Sunday, 1 May 2011
Setting the world on fire
Mary Corry is American. She’s now eight-one years old. When she heard of the engagement of William and Kate she had just had open heart surgery. In spite of her medical condition she flew in to London from Florida on Wednesday, spending the eve of the royal wedding on an inflatable mattress outside Buckingham Palace. “England would not be England without the monarchy”, she is reported as saying in the Times.
No, it would not; it’s part of what we are, part of the warp and weave of this nation. When we lose all other points of reference the monarchy will still serve to define what we are and where we have been. It’s the one guarantee, when Parliament and politicians have been found so wanting, have sacrificed so much of the sovereignty of this nation to an alien Continental power, that we will never be fully absorbed into the déclassé European Union.
Mother and I watched the wedding together on TV, not wishing to miss anything by being lost in the London crowd. I’ve never been so moved by a state occasion, by the majesty and the splendour of it all. We may have lost out in so many areas but we still do this kind of thing superlatively. I was concerned that the anarchists and thugs who recently rampaged in the streets of London would have spoiled it all, even in a minor show of sourness, but they were nowhere to be seen, the police for once doing a splendid job.
I have no hesitation in saying that from time to time my emotions took over, the tears rising to the point of overflowing. Kate looked magnificent in that McQueen dress. But the new Duchess of Cambridge is magnificent in every sense, full of quite humour, humanity, calmness and natural aristocratic poise. She will make a splendid Queen Catherine, the mother, one hopes, of generations of royals to come.
The most moving part of all for me was when the Bishop of London, the Right Reverend Richard Chartres, reminded the congregation in Westminster Abbey that the wedding day was also the festival of Saint Catherine of Siena, drawing on her beautiful words – “Be who God meant you to be and you will set the world on fire.”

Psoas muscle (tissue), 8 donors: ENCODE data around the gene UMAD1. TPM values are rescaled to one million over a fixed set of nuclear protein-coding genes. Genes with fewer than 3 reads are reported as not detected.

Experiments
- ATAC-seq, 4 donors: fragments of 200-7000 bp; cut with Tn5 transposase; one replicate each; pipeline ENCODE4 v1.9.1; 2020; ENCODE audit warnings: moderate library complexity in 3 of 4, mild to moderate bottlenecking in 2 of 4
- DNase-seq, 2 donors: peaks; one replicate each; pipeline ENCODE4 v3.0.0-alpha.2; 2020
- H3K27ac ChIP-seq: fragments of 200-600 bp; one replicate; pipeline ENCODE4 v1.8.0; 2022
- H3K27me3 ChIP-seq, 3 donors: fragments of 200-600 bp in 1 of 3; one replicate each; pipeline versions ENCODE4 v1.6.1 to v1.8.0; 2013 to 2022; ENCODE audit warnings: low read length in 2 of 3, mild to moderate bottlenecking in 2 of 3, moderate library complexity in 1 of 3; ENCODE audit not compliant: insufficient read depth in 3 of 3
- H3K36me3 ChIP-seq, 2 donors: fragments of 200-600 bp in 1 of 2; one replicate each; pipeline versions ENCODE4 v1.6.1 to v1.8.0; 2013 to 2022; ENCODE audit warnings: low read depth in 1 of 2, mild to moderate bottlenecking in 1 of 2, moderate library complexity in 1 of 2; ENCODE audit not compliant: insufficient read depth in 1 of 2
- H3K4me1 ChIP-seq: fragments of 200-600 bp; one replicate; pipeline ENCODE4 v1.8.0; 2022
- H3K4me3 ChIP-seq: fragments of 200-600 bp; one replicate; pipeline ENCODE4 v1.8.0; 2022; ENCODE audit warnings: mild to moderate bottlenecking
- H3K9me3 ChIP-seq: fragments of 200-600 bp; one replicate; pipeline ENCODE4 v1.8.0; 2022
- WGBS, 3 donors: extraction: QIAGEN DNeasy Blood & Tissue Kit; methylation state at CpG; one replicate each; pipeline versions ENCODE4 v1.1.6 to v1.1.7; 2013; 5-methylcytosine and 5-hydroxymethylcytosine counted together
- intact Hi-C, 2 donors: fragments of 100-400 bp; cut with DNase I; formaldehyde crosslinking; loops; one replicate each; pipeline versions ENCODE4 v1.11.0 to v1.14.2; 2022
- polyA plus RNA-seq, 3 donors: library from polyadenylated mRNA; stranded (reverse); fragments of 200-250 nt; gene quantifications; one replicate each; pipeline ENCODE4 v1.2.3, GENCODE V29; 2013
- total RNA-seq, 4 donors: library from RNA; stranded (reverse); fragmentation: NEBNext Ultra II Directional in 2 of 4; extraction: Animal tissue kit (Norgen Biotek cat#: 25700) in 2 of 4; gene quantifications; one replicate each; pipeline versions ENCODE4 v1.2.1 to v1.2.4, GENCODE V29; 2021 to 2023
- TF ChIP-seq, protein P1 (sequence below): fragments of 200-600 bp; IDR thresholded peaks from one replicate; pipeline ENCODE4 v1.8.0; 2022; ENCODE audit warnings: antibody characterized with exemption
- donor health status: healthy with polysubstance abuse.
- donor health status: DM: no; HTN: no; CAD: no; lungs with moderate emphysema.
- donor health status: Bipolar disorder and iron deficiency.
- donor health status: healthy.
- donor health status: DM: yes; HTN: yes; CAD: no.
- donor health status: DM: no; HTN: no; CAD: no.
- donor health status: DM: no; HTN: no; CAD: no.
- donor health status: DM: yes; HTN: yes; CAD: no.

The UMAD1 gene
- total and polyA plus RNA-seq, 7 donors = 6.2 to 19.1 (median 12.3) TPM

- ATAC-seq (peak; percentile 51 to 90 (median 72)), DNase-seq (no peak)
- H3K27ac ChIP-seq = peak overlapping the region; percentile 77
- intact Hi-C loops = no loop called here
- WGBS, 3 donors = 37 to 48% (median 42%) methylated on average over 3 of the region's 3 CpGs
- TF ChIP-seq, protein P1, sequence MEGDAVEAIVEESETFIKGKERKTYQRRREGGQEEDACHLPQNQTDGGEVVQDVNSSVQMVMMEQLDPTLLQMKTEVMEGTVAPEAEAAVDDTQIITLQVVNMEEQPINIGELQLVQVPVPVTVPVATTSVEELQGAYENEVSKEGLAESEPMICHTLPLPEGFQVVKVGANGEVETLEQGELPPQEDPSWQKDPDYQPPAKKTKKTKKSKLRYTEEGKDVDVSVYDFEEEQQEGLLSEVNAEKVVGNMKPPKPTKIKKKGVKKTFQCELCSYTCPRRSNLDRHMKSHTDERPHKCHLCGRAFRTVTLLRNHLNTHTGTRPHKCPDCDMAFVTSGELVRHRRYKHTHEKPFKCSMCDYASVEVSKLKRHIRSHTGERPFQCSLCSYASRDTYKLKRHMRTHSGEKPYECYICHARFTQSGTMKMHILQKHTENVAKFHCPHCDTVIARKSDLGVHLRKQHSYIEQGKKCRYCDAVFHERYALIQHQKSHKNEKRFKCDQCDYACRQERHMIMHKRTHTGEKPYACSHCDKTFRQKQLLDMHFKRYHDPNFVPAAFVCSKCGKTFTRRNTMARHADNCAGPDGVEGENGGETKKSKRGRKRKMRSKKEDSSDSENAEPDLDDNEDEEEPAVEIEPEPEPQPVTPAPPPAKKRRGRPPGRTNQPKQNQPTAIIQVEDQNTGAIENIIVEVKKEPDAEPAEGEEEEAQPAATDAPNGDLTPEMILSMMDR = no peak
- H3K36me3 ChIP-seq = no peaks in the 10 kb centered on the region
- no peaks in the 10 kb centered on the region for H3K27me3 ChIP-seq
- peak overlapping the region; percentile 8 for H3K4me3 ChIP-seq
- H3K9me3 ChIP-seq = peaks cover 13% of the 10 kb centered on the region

William and Catherine will set the world on fire; they have set the world on fire for so many, here and abroad. Princess Diana would have been so proud. How proud the Middletons must be, proud to see their girl, the descendent on one side of the family from Durham coalminers, linked with the ancient royal blood of England. The monarchy does not need to be updated or modernised, does not need the interference of ignorant politicians. It invariably adjusts itself to the atmosphere and to the times. It always has, which is precisely why it has endured when so much else has gone.
I’m a royalist, that much is obvious; I will always be a royalist. I would even say that it’s in my blood, part of my makeup as a human being. My grandfather, an amateur genealogist, was able to trace our family lineage back so far as the Civil Wars of the seventeenth century, to people who served in the royal army of King Charles I. So, we were supporters of the crown then and remain supporters of the crown now, supporters of a wonderful and undying tradition. I’m writing this in a mood of heightened emotion, perhaps more than usually revealing, a measure of exactly how I feel at this moment in time.